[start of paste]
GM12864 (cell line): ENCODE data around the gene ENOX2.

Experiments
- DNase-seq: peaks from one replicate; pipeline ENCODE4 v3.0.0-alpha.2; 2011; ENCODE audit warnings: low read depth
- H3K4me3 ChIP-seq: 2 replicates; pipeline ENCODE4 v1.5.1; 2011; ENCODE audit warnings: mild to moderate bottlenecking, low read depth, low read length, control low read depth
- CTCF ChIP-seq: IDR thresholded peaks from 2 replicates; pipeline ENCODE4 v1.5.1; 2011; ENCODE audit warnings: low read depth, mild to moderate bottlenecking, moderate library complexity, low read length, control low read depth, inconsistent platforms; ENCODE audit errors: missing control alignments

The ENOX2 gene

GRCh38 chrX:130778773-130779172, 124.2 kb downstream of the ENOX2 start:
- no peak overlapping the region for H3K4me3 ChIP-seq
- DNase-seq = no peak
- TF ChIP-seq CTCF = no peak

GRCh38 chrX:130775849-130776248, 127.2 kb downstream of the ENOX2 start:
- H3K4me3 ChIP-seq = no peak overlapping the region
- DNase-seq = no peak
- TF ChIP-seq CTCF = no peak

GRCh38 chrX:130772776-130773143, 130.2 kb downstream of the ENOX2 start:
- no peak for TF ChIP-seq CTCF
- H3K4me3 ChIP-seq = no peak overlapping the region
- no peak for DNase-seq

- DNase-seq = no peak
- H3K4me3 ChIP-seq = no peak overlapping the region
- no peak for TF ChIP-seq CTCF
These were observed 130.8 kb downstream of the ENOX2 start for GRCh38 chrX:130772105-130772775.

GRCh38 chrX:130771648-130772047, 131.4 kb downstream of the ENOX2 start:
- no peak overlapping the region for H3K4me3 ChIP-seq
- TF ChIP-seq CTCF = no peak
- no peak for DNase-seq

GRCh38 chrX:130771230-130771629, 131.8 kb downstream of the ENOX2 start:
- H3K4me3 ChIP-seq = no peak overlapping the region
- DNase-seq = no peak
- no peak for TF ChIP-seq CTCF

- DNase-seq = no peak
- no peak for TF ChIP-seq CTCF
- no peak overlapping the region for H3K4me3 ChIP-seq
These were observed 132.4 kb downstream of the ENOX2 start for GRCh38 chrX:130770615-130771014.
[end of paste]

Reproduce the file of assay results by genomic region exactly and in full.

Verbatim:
GM12864 (cell line): ENCODE data around the gene ENOX2.

Experiments
- DNase-seq: peaks from one replicate; pipeline ENCODE4 v3.0.0-alpha.2; 2011; ENCODE audit warnings: low read depth
- H3K4me3 ChIP-seq: 2 replicates; pipeline ENCODE4 v1.5.1; 2011; ENCODE audit warnings: mild to moderate bottlenecking, low read depth, low read length, control low read depth
- CTCF ChIP-seq: IDR thresholded peaks from 2 replicates; pipeline ENCODE4 v1.5.1; 2011; ENCODE audit warnings: low read depth, mild to moderate bottlenecking, moderate library complexity, low read length, control low read depth, inconsistent platforms; ENCODE audit errors: missing control alignments

The ENOX2 gene

GRCh38 chrX:130778773-130779172, 124.2 kb downstream of the ENOX2 start:
- no peak overlapping the region for H3K4me3 ChIP-seq
- DNase-seq = no peak
- TF ChIP-seq CTCF = no peak

GRCh38 chrX:130775849-130776248, 127.2 kb downstream of the ENOX2 start:
- H3K4me3 ChIP-seq = no peak overlapping the region
- DNase-seq = no peak
- TF ChIP-seq CTCF = no peak

GRCh38 chrX:130772776-130773143, 130.2 kb downstream of the ENOX2 start:
- no peak for TF ChIP-seq CTCF
- H3K4me3 ChIP-seq = no peak overlapping the region
- no peak for DNase-seq

- DNase-seq = no peak
- H3K4me3 ChIP-seq = no peak overlapping the region
- no peak for TF ChIP-seq CTCF
These were observed 130.8 kb downstream of the ENOX2 start for GRCh38 chrX:130772105-130772775.

GRCh38 chrX:130771648-130772047, 131.4 kb downstream of the ENOX2 start:
- no peak overlapping the region for H3K4me3 ChIP-seq
- TF ChIP-seq CTCF = no peak
- no peak for DNase-seq

GRCh38 chrX:130771230-130771629, 131.8 kb downstream of the ENOX2 start:
- H3K4me3 ChIP-seq = no peak overlapping the region
- DNase-seq = no peak
- no peak for TF ChIP-seq CTCF

- DNase-seq = no peak
- no peak for TF ChIP-seq CTCF
- no peak overlapping the region for H3K4me3 ChIP-seq
These were observed 132.4 kb downstream of the ENOX2 start for GRCh38 chrX:130770615-130771014.